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  2. Charles says:

    I think you overrate Polamalu’s coverage ability when injured, and that of the Pittsburgh secondary overall.

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  3. Frank Rizzo says:

    No he doesn’t overrate Polamalu’s coverage ability.
    He’s out there, he’s healthy enough.

    Polamalu is what Charles Woodson was last year, which is capable of making a huge, game-changing play at any moment.

    That guy can come up with the big pick, roaming over across the field, he can stuff the run on 3rd & short or 4th & short, and he can blitz and strip-sack the QB as he did to Flacco this year to beat the Ravens.

    While we have 16 guys on IR, and they somehow have all their LBers healthy and Polamalu is not IR’d, I sure wouldn’t be broken-hearted if Polamalu, Harrison, or Woodley would tweak a hamstring a la what Matthews did in Washington that cost us 2 games.

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  4. Matt says:

    I agree w/ the slight edge to the Packers, but think it’s because an offense can choose its battles (play calling) in an attempt to minimize a defense’s strengths. Of course, playing a strong defense means at some level the Packers will need to “pick their poison”.

    Like or Dislike: Thumb up 1 Thumb down 1

    • Jersey Al Jersey Al says:

      As Capers had to do in the last meeting with the Steelers, choosing 3-man rush and dime coverage when the Pack couldn’t get ant pressure on Ben with a 4 or 5 man rush.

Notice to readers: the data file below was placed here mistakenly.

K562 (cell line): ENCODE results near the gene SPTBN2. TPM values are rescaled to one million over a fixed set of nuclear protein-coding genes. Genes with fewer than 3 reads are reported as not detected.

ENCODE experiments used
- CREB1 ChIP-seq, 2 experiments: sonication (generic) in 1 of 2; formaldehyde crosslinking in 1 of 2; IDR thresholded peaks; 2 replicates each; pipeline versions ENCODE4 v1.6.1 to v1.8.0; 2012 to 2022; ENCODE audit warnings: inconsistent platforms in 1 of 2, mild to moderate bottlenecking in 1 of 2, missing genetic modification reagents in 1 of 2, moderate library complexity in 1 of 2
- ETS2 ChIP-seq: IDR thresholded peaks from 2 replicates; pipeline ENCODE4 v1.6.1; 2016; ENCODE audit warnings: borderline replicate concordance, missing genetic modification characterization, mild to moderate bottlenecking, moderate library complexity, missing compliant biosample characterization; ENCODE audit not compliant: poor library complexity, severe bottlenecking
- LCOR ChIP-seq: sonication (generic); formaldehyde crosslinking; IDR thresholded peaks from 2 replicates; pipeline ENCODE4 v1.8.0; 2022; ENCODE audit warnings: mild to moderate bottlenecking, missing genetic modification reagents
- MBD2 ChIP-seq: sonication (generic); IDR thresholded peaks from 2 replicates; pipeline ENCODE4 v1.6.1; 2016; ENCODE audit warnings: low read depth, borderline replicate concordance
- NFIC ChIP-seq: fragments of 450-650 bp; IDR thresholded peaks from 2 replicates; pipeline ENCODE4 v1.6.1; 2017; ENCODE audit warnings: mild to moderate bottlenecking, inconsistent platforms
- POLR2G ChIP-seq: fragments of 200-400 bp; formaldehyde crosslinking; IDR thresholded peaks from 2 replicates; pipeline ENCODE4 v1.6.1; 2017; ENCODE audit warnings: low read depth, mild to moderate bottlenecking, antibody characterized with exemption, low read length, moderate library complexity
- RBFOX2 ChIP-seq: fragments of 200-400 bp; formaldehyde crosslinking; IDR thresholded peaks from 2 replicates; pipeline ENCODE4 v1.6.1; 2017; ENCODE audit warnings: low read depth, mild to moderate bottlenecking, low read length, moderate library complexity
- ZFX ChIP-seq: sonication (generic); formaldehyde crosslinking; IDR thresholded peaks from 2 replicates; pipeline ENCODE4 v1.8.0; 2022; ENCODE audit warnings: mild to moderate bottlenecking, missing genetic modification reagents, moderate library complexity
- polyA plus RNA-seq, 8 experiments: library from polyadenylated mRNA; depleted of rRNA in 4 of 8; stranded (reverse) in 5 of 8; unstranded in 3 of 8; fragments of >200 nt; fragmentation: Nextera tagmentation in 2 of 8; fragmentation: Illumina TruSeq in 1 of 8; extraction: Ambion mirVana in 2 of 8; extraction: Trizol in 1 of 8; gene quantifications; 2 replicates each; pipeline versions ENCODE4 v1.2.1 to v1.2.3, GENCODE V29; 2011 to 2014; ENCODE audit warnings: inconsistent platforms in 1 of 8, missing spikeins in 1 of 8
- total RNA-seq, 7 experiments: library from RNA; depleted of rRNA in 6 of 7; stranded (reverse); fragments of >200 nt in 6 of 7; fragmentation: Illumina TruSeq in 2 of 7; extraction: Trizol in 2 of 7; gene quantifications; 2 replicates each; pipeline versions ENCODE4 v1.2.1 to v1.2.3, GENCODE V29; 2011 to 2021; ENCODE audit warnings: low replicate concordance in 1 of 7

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  5. Tarynfor12 Taryn says:

    This game is like when I’m watching my husband shave when running late.The face in the mirror is his but,I know it’s only a matter of time when either one(he’s convinced he is faster than himself) attempts a quick stroke against the grain and then comes the OOUCH…damm it.

    The winner in this game may be as simple as the one who can apply the wad of tissue fastest.

    MM if your listening,let the guy in the mirror try and draw “FIRST BLOOD” than go Rambo on his ass.

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  6. Bearmeat says:

    I have to say I completely disagree with the statement “The Steelers secondary isn’t bad either.” Outside of Polomolu, yes it is bad. Their best CB would be our dime back. If AR gets time to throw, our WR’s are going to TORCH their DB’s… Troy is amazing, and Clark is very good – but they can only cover 1 guy each… By my count, that leaves 2 or 3 WR’s left open on many plays…

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    • Jersey Al Jersey Al says:

      Protecting Rodgers will be the key. The Steelers will come after him, as they did in last eyar’s game. I have a Film Study of that scheduled for Thursday, probably…

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    • Tarynfor12 Taryn says:

      I’m sorry Bearmeat,as much as I would love to agree,every defense has a weakness, but the fact that this defense allows 14.5 pts a game,somehow over comes it’s short points where ever it may be on the field.
      The Packers give up 15.0,yet we have our points of failure and seem to overcome them also.

      “To convince yourself of the perceived fault of an opponent is showing your own fault”.

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      • Bearmeat says: